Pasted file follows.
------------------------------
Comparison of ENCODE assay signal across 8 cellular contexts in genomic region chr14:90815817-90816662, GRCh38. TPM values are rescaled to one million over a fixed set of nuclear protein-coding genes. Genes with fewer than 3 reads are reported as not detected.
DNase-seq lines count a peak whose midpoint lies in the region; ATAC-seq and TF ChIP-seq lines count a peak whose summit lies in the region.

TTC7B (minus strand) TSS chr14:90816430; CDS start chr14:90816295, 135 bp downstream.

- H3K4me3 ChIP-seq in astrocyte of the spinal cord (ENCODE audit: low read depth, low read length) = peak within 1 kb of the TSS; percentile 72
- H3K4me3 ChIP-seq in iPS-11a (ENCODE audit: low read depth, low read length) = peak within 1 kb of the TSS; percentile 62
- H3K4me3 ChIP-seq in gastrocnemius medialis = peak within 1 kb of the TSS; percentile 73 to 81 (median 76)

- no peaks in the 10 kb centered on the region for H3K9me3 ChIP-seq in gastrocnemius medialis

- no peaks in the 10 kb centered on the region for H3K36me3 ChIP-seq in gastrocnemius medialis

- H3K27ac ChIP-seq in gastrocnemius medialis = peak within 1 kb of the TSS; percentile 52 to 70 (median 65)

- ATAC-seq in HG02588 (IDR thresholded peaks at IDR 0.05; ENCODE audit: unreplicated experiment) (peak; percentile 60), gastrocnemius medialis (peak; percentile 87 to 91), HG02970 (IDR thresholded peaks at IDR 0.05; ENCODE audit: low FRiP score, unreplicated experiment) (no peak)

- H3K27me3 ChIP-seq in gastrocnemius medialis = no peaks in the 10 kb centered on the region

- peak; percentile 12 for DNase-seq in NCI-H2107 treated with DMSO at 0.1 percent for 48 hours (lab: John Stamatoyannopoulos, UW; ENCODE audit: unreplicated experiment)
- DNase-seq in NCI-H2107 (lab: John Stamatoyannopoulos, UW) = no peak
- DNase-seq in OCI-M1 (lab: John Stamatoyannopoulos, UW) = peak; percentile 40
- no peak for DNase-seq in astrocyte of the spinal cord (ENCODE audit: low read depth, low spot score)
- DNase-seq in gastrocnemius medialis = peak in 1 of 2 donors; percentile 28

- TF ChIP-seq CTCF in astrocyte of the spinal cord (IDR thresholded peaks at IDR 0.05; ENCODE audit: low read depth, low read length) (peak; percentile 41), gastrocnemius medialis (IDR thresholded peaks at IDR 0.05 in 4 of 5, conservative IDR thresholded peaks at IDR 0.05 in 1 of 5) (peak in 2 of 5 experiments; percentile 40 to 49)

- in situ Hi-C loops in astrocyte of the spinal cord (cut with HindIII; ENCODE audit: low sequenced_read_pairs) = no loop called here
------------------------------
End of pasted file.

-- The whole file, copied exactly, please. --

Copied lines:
Comparison of ENCODE assay signal across 8 cellular contexts in genomic region chr14:90815817-90816662, GRCh38. TPM values are rescaled to one million over a fixed set of nuclear protein-coding genes. Genes with fewer than 3 reads are reported as not detected.
DNase-seq lines count a peak whose midpoint lies in the region; ATAC-seq and TF ChIP-seq lines count a peak whose summit lies in the region.

TTC7B (minus strand) TSS chr14:90816430; CDS start chr14:90816295, 135 bp downstream.

- H3K4me3 ChIP-seq in astrocyte of the spinal cord (ENCODE audit: low read depth, low read length) = peak within 1 kb of the TSS; percentile 72
- H3K4me3 ChIP-seq in iPS-11a (ENCODE audit: low read depth, low read length) = peak within 1 kb of the TSS; percentile 62
- H3K4me3 ChIP-seq in gastrocnemius medialis = peak within 1 kb of the TSS; percentile 73 to 81 (median 76)

- no peaks in the 10 kb centered on the region for H3K9me3 ChIP-seq in gastrocnemius medialis

- no peaks in the 10 kb centered on the region for H3K36me3 ChIP-seq in gastrocnemius medialis

- H3K27ac ChIP-seq in gastrocnemius medialis = peak within 1 kb of the TSS; percentile 52 to 70 (median 65)

- ATAC-seq in HG02588 (IDR thresholded peaks at IDR 0.05; ENCODE audit: unreplicated experiment) (peak; percentile 60), gastrocnemius medialis (peak; percentile 87 to 91), HG02970 (IDR thresholded peaks at IDR 0.05; ENCODE audit: low FRiP score, unreplicated experiment) (no peak)

- H3K27me3 ChIP-seq in gastrocnemius medialis = no peaks in the 10 kb centered on the region

- peak; percentile 12 for DNase-seq in NCI-H2107 treated with DMSO at 0.1 percent for 48 hours (lab: John Stamatoyannopoulos, UW; ENCODE audit: unreplicated experiment)
- DNase-seq in NCI-H2107 (lab: John Stamatoyannopoulos, UW) = no peak
- DNase-seq in OCI-M1 (lab: John Stamatoyannopoulos, UW) = peak; percentile 40
- no peak for DNase-seq in astrocyte of the spinal cord (ENCODE audit: low read depth, low spot score)
- DNase-seq in gastrocnemius medialis = peak in 1 of 2 donors; percentile 28

- TF ChIP-seq CTCF in astrocyte of the spinal cord (IDR thresholded peaks at IDR 0.05; ENCODE audit: low read depth, low read length) (peak; percentile 41), gastrocnemius medialis (IDR thresholded peaks at IDR 0.05 in 4 of 5, conservative IDR thresholded peaks at IDR 0.05 in 1 of 5) (peak in 2 of 5 experiments; percentile 40 to 49)

- in situ Hi-C loops in astrocyte of the spinal cord (cut with HindIII; ENCODE audit: low sequenced_read_pairs) = no loop called here